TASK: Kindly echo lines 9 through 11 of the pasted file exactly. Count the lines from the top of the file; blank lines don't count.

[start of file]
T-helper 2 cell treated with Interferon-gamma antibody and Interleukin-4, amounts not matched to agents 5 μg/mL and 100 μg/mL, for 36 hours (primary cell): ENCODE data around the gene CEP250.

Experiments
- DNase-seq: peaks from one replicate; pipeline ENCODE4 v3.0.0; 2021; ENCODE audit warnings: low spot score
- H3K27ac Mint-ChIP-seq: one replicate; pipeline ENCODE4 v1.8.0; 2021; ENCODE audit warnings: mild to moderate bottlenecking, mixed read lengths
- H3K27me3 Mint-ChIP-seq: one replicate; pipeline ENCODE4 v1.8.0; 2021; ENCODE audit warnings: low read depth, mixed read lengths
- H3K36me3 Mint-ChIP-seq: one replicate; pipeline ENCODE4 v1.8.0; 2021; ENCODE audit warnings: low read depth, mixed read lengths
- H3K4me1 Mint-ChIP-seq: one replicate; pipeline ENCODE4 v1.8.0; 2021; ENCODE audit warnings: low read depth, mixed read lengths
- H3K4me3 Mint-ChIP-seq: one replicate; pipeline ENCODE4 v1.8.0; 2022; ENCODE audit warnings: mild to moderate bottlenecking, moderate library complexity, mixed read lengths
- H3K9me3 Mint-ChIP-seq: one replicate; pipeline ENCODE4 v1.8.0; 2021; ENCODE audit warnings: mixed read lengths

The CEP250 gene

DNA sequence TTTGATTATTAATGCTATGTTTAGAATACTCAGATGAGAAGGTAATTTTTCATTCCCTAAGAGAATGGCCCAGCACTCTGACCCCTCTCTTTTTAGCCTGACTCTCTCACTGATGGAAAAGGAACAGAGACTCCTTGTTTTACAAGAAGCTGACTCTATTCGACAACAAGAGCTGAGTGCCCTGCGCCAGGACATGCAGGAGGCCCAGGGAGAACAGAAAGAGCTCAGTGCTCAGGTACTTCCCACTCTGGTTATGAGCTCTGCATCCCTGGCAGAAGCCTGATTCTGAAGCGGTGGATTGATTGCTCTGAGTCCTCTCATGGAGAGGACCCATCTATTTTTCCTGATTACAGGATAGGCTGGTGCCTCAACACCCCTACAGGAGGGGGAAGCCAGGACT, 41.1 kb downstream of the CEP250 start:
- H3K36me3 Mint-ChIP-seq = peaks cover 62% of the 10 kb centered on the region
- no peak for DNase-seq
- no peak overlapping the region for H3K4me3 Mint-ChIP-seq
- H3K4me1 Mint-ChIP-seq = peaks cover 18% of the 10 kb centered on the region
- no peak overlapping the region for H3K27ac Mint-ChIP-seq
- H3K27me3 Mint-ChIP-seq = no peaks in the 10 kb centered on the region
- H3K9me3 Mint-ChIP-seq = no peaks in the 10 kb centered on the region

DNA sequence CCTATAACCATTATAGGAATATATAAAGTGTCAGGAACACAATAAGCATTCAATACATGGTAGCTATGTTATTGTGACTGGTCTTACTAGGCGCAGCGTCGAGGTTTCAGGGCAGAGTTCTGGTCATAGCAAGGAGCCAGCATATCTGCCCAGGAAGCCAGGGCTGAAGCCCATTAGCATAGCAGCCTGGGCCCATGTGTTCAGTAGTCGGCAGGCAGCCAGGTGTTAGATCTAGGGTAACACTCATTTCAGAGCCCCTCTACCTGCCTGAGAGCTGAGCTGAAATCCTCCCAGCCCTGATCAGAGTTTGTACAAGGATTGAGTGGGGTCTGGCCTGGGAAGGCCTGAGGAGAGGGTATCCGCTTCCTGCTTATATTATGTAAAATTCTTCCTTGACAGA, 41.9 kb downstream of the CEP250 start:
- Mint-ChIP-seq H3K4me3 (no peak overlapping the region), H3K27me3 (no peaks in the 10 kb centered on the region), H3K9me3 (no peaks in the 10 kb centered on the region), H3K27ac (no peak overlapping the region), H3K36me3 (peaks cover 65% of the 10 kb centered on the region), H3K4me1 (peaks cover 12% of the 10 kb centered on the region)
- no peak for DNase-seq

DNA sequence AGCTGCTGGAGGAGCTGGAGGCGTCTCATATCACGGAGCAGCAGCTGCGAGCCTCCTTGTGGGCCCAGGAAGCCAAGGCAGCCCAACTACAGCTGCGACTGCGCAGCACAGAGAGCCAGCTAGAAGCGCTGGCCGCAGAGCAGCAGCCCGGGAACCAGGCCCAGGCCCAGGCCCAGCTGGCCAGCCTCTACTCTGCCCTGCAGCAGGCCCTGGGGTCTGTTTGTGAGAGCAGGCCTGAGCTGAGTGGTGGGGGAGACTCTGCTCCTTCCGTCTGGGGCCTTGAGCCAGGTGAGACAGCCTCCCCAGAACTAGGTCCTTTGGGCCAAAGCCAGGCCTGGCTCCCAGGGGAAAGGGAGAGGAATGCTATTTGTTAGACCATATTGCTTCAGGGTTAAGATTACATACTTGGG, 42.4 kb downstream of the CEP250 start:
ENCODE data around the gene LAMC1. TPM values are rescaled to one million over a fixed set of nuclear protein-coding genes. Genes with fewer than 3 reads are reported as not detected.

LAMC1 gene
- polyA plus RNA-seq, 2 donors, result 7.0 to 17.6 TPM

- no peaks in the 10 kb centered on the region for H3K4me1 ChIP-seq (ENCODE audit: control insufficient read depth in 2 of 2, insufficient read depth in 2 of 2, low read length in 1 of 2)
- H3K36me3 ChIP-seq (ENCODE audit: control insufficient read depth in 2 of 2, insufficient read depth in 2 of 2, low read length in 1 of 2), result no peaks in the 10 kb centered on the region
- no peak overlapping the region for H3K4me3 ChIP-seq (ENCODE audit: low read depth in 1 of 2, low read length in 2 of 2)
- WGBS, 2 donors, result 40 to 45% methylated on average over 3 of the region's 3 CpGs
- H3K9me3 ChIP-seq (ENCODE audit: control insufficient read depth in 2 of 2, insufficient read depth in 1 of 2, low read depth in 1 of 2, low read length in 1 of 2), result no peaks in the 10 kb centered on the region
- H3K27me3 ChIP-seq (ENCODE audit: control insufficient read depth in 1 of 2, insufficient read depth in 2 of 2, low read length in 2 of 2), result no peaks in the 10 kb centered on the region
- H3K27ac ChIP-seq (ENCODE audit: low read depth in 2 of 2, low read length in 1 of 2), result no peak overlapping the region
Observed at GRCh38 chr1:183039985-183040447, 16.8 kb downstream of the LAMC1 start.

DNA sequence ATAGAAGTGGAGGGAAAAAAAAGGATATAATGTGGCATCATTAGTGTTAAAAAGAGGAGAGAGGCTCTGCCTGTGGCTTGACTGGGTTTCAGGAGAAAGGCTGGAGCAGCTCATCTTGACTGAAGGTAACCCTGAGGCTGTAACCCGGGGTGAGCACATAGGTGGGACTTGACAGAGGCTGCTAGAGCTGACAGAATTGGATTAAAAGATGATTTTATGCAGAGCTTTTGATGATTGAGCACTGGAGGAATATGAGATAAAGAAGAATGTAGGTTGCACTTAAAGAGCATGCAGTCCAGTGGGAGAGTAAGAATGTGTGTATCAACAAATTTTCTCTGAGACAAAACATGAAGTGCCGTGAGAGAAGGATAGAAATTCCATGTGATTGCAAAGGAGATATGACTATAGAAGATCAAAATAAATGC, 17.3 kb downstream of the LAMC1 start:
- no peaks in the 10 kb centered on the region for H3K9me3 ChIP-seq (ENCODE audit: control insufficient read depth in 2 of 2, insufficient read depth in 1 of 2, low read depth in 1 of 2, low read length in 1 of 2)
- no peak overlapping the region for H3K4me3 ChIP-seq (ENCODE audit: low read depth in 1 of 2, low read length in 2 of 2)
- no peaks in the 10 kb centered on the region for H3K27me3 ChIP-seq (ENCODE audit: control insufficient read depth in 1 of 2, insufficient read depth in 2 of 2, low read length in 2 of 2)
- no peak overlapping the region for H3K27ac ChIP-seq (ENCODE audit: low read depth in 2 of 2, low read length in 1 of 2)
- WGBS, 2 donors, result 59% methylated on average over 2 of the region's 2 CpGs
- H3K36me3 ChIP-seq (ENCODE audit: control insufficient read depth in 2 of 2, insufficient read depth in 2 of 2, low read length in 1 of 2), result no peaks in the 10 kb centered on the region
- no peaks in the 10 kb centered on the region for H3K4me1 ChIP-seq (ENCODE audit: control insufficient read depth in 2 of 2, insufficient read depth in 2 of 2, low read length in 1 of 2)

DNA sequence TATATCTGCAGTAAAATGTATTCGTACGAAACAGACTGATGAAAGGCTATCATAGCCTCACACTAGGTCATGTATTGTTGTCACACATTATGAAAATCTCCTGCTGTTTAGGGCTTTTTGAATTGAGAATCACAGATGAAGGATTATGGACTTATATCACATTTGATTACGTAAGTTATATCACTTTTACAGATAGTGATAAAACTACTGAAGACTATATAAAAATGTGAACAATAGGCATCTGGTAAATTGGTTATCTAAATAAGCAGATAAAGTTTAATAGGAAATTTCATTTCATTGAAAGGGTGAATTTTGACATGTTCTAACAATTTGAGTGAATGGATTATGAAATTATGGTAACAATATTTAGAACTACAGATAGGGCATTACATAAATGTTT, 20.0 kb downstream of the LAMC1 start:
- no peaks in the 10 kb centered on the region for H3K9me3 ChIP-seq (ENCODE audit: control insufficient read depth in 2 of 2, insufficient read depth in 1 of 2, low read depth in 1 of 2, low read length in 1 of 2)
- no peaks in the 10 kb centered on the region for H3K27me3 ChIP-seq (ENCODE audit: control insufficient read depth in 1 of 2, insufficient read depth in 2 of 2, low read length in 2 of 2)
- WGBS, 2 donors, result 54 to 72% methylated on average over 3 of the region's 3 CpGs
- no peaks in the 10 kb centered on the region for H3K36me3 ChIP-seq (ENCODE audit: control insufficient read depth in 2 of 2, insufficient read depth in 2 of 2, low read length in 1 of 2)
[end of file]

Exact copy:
- H3K9me3 Mint-ChIP-seq: one replicate; pipeline ENCODE4 v1.8.0; 2021; ENCODE audit warnings: mixed read lengths

The CEP250 gene

DNA sequence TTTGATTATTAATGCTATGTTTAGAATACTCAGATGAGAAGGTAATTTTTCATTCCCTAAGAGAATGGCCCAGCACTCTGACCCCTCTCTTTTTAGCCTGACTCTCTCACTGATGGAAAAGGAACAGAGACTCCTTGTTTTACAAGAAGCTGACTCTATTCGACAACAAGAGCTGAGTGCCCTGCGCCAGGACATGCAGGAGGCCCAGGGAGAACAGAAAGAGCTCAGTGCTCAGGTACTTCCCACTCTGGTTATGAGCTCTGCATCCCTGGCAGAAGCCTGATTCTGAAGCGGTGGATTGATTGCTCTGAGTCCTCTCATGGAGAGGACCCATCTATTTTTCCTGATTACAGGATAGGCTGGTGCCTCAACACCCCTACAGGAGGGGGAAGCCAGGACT, 41.1 kb downstream of the CEP250 start: